Before the calendar flips to 2020, you might want to see if there are some moves you can make to take advantage of the tax breaks for medical expenses.
Experts say it’s worth exploring, as the cost of health care continues its upward climb. The U.S. spent about $3.5 trillion on health care in 2017, or about $11,000 per person. By 2027, that outlay is expected to climb to $6 trillion, or about $17,000 per person, according to the Centers for Medicare and Medicaid Services.
Additionally, Fidelity Investments estimates that the average couple turning 65 in 2019 will spend $285,000 on health care during the remainder of their lives.
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The three most common planning opportunities for health-care costs involve flexible spending accounts, health savings accounts and the tax deduction for medical expenses.
The flex-spending factor
If you have a health flexible spending account, or FSA, at work, your pre-tax contributions generally come with a use-it-or-lose-it provision when the year ends.
“Definitely use your FSA first to pay for expenses because it doesn’t carry over year to year,” said CPA Brooke Salvini, a member of the American Institute of CPAs’ Personal Financial Planning Executive Committee.
While many employers provide either a grace period of up to 2½ extra months to use the funds for eligible medical expenses or allow you to carry over $500 to the next year, it’s important to make sure you don’t end up forfeiting that tax-advantaged money.
The 2019 contribution limit for FSAs is $2,700, although many people don’t max out. For 2020, the maximum you can put in is $2,750.
Generally speaking, if you have already depleted your FSA (or don’t have one), the next consideration is whether your 2018 medical expenses will get you a deduction on your tax return.
The tax break
While the federal tax deduction for medical expenses will likely be used by fewer people this year — due to a higher hurdle for qualifying — it’s worth checking whether you can take advantage.
First, though, be aware that you must itemize your deductions to use the one for medical expenses.
“That means that you would have to have total deductions that exceed the  standard deduction of $12,200 for single filers or $24,400 for married couples filing jointly,” said certified financial planner Katrina Soelter, director of wealth management for KCS Wealth Advisory in Los Angeles.
Additionally, even you do itemize, you can only deduct medical expenses that exceed 10% of your adjusted gross income (up from 7.5% last year). So for someone with income of $50,000 and medical expenses of, say, $7,000, only the amount above $5,000 — the 10% threshold — would be eligible for the deduction ($2,000).
If you’re close to the 10% threshold based on your adjusted gross income, and you know you’re going to itemize your deductions, you might want to accelerate expenses into 2019 so they can count toward the deduction.
“If you’re thinking of getting of getting some medical work done in January or February, maybe you should do it in December,” Salvini said.
If you do that with hopes of deducting your associated costs on your 2019 return, make sure the bill is paid this year.
Also be aware that because only unreimbursed medical expenses count toward the deduction, any expenses covered by money from FSAs or health savings accounts — both of which already are tax-advantaged — is excluded. (More on health savings accounts further down.)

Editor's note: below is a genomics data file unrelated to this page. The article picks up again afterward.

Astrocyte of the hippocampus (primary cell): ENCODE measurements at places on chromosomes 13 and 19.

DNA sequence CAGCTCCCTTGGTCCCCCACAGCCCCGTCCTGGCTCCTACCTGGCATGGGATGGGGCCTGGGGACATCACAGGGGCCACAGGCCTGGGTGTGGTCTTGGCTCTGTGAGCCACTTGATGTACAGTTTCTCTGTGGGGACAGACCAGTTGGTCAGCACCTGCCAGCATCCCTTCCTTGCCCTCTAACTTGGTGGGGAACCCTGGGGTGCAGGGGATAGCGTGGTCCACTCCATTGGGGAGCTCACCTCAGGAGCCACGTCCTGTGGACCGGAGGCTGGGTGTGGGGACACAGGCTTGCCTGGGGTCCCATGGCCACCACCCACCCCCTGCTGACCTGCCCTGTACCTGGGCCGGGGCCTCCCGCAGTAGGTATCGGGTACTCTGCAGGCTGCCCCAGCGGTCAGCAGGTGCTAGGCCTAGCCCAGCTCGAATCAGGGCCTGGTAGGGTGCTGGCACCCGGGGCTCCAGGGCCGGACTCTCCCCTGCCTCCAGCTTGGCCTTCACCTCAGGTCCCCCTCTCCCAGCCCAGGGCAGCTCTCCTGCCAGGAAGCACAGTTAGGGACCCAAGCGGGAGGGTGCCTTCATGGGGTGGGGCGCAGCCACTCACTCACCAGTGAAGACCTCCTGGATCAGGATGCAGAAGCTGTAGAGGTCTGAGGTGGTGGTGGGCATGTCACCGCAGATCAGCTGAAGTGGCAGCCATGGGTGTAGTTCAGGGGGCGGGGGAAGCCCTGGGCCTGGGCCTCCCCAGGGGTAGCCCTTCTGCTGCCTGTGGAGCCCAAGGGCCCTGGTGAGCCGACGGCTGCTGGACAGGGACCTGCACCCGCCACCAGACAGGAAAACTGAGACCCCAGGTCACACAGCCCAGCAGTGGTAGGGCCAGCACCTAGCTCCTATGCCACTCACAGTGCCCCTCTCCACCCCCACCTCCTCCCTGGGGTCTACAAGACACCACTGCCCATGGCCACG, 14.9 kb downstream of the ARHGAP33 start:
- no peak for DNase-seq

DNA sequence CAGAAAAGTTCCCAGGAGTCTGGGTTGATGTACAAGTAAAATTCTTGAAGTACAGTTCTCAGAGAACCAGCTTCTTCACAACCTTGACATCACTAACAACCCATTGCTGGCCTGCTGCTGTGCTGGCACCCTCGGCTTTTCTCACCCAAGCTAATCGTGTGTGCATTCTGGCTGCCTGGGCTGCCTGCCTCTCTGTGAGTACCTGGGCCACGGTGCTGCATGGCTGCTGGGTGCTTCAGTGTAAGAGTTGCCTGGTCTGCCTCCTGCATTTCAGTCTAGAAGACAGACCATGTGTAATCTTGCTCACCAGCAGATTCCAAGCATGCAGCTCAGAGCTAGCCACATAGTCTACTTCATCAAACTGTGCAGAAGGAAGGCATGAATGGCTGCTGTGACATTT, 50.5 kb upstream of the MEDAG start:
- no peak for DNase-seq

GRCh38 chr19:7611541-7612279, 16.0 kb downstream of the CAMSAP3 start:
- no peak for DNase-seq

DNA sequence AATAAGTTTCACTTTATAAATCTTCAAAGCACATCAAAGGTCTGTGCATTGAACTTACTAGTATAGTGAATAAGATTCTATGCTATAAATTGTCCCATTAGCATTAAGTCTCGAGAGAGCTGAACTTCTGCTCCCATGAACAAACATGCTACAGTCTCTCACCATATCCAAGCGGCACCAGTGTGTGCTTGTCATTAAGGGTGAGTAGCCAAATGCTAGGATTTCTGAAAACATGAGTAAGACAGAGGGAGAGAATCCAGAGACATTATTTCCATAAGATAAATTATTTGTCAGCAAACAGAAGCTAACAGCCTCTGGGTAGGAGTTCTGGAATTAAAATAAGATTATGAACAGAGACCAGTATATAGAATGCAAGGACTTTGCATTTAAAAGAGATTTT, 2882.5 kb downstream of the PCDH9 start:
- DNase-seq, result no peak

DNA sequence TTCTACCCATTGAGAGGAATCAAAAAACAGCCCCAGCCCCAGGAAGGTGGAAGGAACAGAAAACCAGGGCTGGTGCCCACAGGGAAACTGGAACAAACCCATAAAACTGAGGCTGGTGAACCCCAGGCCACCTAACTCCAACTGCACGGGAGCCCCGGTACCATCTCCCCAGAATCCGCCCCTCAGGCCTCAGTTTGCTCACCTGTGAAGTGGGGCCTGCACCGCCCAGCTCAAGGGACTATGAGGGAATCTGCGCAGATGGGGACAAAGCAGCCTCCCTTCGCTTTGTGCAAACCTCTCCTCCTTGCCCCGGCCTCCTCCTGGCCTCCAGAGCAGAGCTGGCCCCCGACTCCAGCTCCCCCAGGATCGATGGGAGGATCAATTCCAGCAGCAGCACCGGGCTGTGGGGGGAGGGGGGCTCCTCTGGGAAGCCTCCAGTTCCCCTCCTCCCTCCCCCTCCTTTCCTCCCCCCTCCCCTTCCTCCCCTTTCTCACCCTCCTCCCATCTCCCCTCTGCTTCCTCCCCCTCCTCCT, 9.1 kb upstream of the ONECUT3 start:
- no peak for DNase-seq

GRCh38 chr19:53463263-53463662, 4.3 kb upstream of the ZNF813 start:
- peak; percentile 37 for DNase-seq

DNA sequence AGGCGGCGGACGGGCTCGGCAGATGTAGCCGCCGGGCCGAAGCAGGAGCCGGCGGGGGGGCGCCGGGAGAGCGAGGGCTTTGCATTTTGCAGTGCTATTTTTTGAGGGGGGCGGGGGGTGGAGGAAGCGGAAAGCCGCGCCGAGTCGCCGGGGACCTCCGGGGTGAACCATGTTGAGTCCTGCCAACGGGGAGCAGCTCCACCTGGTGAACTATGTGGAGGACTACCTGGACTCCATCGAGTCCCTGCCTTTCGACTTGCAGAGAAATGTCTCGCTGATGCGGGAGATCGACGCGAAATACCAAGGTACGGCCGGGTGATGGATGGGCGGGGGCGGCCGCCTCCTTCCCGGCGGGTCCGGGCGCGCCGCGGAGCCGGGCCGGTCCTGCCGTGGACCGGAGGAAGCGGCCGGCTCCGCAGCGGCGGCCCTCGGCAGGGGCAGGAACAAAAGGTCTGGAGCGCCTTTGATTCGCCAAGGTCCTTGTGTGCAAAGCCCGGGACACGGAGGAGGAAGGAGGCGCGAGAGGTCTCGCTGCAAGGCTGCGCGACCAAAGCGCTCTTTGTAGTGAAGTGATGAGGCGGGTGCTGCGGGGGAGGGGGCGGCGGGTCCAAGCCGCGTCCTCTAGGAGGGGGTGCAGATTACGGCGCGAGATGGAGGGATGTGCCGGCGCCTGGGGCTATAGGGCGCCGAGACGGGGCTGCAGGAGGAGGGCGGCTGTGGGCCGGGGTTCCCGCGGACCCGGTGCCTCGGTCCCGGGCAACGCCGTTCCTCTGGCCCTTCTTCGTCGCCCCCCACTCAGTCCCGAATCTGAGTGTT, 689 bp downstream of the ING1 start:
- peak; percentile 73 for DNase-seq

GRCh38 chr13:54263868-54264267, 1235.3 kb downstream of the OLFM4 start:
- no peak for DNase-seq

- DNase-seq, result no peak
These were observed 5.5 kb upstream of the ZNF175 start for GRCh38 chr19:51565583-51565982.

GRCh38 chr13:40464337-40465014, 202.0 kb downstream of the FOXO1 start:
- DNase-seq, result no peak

“The basic principle is that there’s no double-dipping for taxes,” Salvini said. “If you use pre-tax dollars for medical expenses, you can’t also deduct them.”
Assuming you used after-tax money, many expenses count toward the deductible — including co-pays, co-insurance, dental work, travel costs for health care and, generally speaking, insurance premiums. And If you write a check in December to cover any January premiums, that money also counts toward your 2019 deduction.
You can also include the medical expenses of a non-dependent — say, an elderly parent. Even if your charge has too much income for you claim them as a dependent, you can generally count your share of their medical expenses toward your deduction.
The HSA consideration
If you have a health savings account, or HSA, which is offered in conjunction with high-deductible health-care plans, you don’t have to spend your contributions the way you do with an FSA.
That means whatever you sock away in an HSA — plus any growth if your money is invested — can sit there for as long as you want it to. Gains grow tax-free and, as long as withdrawals are used for qualifying medical expenses, tapping those funds also comes with no tax.
Basically, this means that if you can afford to pay your medical expenses out of pocket now, you could consider leaving your HSA money alone. Then at any point in the future — next month, next year or even down the road in retirement — you can withdraw the money for qualifying health-care costs.
“I’m a big fan of contributing to an HSA and not using it right away,” Salvini said.
In fact, as long as you hang on to receipts for health-care costs — those you didn’t use FSA or HSA funds to pay yourself back for and did not count toward the medical expense deduction — you can withdraw the money at any point in the future to reimburse yourself.
Once you reach age 65, you can use the money however you want without penalty (although it would be taxed if not used for medical expenses). Be aware, however, that you cannot contribute to an HSA once you enroll in Medicare.
It’s also worthwhile noting that HSAs are portable, while FSAs are not.
The 2019 contribution HSA limit for individuals is $3,500 and $7,000 for families. For 2020, those amounts are $3,550 and $7,100, respectively. Additionally, if you’re age 55 or older, you can put an extra $1,000 in.